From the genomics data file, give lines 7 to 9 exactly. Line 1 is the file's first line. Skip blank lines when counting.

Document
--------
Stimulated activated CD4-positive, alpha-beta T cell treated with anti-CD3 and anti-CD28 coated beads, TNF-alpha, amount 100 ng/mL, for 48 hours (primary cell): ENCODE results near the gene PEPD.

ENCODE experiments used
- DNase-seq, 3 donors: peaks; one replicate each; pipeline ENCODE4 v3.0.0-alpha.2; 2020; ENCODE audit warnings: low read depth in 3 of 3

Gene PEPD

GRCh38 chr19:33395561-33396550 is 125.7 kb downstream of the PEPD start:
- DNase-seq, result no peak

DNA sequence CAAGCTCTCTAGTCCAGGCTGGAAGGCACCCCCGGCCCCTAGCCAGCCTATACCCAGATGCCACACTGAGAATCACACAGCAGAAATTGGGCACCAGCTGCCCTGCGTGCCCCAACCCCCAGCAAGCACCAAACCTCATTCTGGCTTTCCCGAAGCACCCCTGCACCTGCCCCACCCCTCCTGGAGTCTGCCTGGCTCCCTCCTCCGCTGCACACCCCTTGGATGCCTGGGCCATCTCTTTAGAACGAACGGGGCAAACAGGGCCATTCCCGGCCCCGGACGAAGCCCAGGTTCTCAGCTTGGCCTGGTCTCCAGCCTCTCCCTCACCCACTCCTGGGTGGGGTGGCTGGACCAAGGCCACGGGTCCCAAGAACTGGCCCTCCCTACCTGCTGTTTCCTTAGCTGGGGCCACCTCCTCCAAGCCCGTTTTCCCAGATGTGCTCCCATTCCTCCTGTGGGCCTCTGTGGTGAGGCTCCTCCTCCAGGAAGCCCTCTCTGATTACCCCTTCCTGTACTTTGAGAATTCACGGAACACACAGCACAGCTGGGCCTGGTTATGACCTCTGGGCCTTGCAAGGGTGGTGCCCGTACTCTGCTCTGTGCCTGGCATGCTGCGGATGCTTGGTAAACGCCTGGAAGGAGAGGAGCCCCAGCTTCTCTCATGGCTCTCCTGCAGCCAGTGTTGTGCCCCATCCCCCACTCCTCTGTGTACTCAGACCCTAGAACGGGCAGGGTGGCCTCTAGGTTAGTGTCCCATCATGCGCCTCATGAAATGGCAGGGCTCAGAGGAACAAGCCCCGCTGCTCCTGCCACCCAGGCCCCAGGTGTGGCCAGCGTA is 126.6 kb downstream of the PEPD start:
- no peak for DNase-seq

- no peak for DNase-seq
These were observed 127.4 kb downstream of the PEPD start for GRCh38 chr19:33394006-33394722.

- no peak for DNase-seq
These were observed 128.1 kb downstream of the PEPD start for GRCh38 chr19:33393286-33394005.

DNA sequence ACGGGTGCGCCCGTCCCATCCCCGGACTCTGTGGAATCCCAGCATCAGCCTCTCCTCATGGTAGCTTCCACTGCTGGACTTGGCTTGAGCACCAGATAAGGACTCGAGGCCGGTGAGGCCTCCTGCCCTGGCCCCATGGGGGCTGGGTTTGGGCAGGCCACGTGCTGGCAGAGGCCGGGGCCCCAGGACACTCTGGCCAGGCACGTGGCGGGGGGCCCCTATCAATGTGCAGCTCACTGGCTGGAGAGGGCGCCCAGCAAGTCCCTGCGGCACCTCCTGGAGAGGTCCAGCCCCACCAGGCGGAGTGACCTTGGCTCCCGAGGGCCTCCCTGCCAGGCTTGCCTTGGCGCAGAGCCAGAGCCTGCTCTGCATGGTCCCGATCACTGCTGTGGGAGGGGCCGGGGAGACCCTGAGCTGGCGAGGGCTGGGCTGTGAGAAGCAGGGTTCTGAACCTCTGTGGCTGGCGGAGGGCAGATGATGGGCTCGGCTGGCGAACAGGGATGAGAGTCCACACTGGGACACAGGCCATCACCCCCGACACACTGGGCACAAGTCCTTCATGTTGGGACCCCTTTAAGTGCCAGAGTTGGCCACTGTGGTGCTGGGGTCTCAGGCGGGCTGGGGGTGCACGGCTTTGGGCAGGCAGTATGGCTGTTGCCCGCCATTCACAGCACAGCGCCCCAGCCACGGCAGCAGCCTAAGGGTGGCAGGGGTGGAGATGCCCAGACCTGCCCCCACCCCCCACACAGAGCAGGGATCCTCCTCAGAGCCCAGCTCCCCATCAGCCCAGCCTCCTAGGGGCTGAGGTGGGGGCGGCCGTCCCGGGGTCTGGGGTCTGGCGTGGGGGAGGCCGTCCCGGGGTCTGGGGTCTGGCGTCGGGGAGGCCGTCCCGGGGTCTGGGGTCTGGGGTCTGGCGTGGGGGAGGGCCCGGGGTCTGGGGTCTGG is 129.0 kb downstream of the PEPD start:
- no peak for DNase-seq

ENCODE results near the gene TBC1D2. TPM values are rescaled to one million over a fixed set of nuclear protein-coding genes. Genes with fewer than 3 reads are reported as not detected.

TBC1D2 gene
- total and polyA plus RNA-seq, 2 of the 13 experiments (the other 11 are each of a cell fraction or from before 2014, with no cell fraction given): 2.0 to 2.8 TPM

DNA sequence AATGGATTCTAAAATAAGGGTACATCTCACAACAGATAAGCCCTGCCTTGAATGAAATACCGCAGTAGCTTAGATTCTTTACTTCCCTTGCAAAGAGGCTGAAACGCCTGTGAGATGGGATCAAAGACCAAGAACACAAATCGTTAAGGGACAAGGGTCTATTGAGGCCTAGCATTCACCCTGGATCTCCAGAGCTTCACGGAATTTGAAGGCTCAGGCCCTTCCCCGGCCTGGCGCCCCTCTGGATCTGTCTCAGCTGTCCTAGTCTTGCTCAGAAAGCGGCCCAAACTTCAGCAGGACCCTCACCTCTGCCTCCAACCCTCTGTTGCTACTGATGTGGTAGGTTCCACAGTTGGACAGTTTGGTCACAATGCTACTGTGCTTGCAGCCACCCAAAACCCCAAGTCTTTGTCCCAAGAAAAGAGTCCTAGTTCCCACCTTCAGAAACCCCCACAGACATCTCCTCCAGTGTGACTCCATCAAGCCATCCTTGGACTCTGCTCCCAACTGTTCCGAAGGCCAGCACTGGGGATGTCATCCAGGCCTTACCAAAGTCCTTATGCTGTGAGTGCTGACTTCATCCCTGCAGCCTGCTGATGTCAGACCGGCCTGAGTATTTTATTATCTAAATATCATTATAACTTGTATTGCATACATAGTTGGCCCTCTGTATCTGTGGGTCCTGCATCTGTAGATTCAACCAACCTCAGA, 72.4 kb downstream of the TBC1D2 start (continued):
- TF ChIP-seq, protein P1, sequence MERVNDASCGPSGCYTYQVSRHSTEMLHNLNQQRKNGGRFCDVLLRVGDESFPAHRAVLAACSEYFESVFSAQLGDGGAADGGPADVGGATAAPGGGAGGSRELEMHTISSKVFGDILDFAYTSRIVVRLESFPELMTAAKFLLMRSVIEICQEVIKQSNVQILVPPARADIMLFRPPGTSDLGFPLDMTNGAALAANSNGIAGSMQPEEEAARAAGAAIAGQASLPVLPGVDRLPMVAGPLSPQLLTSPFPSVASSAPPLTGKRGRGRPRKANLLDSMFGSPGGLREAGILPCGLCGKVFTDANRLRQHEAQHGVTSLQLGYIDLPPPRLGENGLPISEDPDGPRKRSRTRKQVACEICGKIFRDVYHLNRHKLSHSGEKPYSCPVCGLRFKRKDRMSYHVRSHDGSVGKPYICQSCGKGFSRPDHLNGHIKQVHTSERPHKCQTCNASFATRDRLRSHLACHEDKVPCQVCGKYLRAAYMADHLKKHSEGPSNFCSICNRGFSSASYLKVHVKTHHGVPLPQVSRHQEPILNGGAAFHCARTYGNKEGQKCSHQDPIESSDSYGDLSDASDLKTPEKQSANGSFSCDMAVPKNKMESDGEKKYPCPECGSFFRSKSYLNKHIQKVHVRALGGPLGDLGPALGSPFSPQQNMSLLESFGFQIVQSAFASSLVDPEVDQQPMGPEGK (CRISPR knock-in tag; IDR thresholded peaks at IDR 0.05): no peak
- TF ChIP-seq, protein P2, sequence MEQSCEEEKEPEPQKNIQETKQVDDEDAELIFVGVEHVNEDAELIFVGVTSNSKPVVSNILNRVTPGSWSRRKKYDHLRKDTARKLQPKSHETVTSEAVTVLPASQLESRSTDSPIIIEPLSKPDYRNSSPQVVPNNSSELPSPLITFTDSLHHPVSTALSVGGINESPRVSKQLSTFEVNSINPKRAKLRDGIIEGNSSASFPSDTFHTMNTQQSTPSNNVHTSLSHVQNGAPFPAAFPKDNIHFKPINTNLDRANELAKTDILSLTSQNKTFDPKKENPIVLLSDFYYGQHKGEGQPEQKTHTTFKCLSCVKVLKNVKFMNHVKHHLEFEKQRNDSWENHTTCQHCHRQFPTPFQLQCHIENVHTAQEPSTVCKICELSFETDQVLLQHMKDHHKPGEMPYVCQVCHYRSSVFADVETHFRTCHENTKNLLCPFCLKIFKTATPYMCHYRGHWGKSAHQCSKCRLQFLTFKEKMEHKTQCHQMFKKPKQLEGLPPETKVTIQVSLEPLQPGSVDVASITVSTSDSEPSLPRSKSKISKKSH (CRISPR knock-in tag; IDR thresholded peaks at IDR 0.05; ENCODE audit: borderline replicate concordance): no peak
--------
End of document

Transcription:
DNA sequence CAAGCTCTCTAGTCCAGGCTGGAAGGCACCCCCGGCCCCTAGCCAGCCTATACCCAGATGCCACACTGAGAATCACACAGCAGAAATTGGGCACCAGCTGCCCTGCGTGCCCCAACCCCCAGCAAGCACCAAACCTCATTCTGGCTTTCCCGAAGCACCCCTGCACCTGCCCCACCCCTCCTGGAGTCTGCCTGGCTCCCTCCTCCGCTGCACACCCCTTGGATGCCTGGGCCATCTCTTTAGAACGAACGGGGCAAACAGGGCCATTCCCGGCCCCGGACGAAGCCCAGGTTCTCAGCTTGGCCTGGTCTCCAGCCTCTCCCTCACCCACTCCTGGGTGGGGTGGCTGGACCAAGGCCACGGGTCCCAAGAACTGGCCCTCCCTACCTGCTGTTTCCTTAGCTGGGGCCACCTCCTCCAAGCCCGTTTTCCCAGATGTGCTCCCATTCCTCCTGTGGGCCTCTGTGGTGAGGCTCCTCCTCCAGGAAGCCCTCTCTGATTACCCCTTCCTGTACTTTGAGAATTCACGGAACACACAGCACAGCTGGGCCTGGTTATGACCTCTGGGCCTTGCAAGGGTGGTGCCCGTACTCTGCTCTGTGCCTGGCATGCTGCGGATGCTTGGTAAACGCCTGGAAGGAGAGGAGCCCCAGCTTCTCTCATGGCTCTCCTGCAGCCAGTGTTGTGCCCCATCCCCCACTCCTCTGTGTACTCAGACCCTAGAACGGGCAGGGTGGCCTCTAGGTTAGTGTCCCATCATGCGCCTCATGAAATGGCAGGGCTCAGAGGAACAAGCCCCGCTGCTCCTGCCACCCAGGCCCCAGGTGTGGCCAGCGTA is 126.6 kb downstream of the PEPD start:
- no peak for DNase-seq

- no peak for DNase-seq